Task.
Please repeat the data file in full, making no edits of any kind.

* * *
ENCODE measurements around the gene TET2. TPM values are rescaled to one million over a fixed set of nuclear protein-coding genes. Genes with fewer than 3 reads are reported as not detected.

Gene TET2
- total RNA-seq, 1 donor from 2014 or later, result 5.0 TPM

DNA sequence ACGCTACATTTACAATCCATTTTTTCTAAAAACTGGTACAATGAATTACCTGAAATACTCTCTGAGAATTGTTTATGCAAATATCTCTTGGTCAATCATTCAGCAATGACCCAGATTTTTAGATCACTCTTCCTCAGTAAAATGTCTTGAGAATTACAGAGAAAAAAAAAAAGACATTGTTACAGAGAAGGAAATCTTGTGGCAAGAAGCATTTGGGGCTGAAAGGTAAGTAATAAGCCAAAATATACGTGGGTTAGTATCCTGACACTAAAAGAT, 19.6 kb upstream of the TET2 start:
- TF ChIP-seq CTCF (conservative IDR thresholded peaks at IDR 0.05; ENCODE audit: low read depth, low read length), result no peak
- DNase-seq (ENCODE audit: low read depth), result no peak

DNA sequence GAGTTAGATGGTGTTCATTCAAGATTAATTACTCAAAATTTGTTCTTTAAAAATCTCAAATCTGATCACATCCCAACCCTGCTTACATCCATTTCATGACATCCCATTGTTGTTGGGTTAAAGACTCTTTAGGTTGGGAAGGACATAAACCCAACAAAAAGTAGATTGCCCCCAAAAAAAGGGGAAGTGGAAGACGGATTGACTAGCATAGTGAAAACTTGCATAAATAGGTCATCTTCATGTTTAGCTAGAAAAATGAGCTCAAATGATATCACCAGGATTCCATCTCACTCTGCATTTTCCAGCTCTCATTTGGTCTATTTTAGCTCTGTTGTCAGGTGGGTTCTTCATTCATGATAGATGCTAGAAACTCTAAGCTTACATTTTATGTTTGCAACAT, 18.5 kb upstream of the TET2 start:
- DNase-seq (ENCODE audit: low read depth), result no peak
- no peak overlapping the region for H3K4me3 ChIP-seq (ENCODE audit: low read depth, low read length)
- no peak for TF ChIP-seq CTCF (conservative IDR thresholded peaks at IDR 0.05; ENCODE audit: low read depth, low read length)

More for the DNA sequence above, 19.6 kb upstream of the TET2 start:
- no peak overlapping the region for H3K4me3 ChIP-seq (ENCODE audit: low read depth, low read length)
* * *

ENCODE measurements around the gene TET2. TPM values are rescaled to one million over a fixed set of nuclear protein-coding genes. Genes with fewer than 3 reads are reported as not detected.

Gene TET2
- total RNA-seq, 1 donor from 2014 or later, result 5.0 TPM

DNA sequence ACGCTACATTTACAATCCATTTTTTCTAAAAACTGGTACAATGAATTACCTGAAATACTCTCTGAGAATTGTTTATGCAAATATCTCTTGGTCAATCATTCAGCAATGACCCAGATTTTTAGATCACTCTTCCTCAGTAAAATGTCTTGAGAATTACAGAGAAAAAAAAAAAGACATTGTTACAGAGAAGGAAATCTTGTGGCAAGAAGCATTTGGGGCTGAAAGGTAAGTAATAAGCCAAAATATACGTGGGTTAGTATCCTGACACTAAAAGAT, 19.6 kb upstream of the TET2 start:
- TF ChIP-seq CTCF (conservative IDR thresholded peaks at IDR 0.05; ENCODE audit: low read depth, low read length), result no peak
- DNase-seq (ENCODE audit: low read depth), result no peak

DNA sequence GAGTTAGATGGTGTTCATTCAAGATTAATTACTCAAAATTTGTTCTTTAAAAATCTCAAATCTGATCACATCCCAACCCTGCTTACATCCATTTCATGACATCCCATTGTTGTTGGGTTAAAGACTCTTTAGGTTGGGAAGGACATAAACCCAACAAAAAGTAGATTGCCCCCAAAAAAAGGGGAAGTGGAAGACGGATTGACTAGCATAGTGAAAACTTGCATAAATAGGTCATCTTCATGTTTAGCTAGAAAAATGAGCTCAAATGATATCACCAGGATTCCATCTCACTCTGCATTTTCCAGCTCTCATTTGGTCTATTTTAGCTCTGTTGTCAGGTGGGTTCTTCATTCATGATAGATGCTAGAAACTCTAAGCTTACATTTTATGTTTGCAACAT, 18.5 kb upstream of the TET2 start:
- DNase-seq (ENCODE audit: low read depth), result no peak
- no peak overlapping the region for H3K4me3 ChIP-seq (ENCODE audit: low read depth, low read length)
- no peak for TF ChIP-seq CTCF (conservative IDR thresholded peaks at IDR 0.05; ENCODE audit: low read depth, low read length)

More for the DNA sequence above, 19.6 kb upstream of the TET2 start:
- no peak overlapping the region for H3K4me3 ChIP-seq (ENCODE audit: low read depth, low read length)